Out-Law News | 06 Mar 2019 | 4:34 pm | 5 min. read
The new rules will apply to both large and medium-sized businesses, with significant cost and compliance challenges for businesses which rely heavily on specialised contractors, according to tax experts at Pinsent Masons, the law firm behind Out-Law.com. These include infrastructure and energy businesses, as well as a broad range of companies across the financial services, IT, technology, retail, media and professional services sectors.
Once the new regime is in force, liability for determining employment tax status and ensuring the right amount of tax is paid will move from the contractor's PSC to the business engaging with the PSC. Businesses may also have to pay any tax underpaid, although in more complex supply chains the obligation may sit with an agency.
Tax expert Eloise Walker said that the new rules were being introduced at a "critical point for the UK"; given the potential impact of Brexit on recruitment and hiring of specialist contractors.
"Businesses are about to take on an unprecedented burden as they assume responsibility for ensuring contractors pay the right amount of tax," she said. "This represents a huge cost burden as well as a significant shift of risk which will hit businesses in certain sectors, such as infrastructure and tech, particularly hard as they rely on contractors to get projects over the line."
"Reducing the use of contractors will reduce market flexibility at a critical point for the UK, one year on from Brexit, when businesses will need all the help they can get. Many contractors have highly specialised skills and it is crucial that these skills can be easily circulated amongst businesses. However, these new rules may result in businesses scaling back their use of contractors, slowing this transfer of skills from one business to another," she said.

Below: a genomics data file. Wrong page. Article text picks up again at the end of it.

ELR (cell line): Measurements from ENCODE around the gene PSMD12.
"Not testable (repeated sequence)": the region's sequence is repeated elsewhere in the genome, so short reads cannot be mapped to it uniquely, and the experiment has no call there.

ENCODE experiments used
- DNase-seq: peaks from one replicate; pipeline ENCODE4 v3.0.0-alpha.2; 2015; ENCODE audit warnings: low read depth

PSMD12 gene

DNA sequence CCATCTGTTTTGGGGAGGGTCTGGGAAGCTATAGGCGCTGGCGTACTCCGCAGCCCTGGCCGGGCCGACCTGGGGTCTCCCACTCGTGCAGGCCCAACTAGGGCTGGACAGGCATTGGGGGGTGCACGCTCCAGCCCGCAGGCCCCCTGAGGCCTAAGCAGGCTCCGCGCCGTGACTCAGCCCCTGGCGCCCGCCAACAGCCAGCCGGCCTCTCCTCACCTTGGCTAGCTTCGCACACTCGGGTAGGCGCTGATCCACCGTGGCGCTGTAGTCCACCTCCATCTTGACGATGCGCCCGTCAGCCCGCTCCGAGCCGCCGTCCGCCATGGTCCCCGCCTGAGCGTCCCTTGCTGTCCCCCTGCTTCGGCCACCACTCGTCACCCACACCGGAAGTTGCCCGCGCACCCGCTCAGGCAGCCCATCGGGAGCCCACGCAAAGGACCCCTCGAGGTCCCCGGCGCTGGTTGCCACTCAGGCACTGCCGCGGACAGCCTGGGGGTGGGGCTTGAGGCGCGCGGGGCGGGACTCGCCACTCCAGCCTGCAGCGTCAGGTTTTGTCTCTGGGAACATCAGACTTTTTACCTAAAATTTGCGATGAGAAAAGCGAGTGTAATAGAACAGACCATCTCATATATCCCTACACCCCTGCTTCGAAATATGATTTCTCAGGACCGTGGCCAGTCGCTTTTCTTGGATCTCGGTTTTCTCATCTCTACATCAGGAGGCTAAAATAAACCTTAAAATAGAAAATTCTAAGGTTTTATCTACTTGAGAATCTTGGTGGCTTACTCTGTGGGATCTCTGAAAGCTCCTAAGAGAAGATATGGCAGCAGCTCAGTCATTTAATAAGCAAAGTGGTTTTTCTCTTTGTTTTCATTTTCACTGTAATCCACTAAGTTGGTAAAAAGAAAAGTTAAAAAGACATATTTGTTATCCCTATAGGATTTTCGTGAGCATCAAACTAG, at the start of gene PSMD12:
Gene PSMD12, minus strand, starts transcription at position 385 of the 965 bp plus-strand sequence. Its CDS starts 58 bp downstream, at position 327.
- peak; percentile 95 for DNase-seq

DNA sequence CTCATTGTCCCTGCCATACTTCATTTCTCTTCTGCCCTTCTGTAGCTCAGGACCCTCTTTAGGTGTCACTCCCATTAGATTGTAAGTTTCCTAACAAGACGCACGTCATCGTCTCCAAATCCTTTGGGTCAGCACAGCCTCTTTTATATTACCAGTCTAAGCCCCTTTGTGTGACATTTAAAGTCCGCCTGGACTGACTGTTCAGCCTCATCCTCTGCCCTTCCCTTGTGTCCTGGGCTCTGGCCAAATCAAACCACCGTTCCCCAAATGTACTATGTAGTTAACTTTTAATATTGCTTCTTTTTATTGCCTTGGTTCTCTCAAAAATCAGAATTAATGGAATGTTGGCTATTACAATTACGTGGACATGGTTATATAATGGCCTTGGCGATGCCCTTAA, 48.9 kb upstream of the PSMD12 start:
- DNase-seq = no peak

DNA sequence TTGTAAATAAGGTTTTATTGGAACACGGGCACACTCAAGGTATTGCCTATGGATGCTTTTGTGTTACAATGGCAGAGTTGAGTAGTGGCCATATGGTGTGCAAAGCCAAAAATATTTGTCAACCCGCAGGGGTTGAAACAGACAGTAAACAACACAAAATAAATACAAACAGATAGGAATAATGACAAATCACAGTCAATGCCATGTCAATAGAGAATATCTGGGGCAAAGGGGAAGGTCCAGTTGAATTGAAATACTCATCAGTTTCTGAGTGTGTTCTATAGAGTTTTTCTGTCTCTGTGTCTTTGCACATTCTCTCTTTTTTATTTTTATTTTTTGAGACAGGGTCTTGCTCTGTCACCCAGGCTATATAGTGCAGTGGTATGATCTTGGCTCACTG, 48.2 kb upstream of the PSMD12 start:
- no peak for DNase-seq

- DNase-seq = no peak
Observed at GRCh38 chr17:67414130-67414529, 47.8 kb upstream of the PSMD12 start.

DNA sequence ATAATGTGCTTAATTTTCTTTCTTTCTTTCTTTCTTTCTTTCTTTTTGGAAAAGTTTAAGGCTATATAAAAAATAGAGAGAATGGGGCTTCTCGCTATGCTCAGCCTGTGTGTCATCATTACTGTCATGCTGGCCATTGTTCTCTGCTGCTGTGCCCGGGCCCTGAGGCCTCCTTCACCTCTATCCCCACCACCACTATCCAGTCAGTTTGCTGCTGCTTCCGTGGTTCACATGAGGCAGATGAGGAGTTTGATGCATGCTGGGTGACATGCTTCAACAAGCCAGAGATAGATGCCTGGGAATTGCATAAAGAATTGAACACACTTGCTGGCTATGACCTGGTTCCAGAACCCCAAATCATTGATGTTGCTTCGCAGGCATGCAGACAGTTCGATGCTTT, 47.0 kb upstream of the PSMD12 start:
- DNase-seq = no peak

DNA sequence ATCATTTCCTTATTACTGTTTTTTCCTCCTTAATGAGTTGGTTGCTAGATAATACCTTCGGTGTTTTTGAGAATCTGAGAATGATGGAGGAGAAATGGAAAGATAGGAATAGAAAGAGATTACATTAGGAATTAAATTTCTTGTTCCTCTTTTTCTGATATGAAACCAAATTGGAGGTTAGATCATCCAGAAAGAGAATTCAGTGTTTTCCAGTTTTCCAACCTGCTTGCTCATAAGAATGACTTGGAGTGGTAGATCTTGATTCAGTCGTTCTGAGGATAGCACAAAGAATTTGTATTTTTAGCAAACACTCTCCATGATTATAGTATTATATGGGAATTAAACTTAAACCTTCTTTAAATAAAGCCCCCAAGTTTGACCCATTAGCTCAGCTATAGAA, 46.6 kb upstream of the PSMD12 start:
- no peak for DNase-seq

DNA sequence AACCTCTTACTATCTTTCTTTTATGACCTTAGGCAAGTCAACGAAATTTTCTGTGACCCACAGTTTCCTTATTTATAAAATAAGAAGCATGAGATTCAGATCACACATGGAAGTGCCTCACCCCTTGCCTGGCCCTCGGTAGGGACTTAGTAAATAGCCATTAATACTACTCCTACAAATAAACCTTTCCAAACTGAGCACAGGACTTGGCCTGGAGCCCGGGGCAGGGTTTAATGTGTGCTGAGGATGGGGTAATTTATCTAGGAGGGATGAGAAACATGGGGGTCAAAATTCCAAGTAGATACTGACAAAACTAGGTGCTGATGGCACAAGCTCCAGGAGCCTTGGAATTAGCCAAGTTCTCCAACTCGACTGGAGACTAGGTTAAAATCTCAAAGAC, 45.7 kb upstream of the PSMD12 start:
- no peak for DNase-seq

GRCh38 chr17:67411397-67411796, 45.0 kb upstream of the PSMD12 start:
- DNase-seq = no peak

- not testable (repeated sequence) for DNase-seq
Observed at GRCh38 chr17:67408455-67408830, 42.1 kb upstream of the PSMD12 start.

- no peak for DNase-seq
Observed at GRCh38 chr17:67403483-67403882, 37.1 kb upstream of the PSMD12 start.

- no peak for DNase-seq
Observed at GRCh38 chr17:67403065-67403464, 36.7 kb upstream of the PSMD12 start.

The government confirmed as part of the autumn Budget that it would, from April 2020, extend the off-payroll employment tax rules which came into force for public sector employers in April 2017 to the private sector. Small businesses will be exempt from the changes, and the reforms will not operate retrospectively.
Tax rules known as IR35 require that employment taxes be paid by people who provide services through PSCs if that person would otherwise have been regarded as an employee of the engaging business. Currently, where a private sector business engages a contractor through a PSC, liability to decide whether IR35 applies and to pay any employment taxes rests with the PSC. Once the new regime is in force, the engaging business will be liable for determining whether the IR35 rules apply and will also be required to operate PAYE and pay employers' National Insurance contributions (NICs).
In its new consultation, which closes on 28 May, HMRC is seeking views on a number of topics to help inform its final legislative proposals, which it plans to include in this summer's Finance Bill. Among the topics under consideration are the scope of the rules, including the definition of 'smallest' businesses which will be excluded; the responsibility of each party in the labour supply chain, including agencies and other intermediaries; and how disputes over contractor status determinations should be resolved.
HMRC has proposed using the public sector off-payroll working rules as its "starting point", albeit tweaked to take into account the different needs of private sector organisations and the lessons learned since the public sector regime change. This means that engaging companies would be required to determine the contractor's employment status and communicate that determination. The 'fee payer' who pays the PSC will then need to make deductions for income tax and NICs and pay any employer NICs.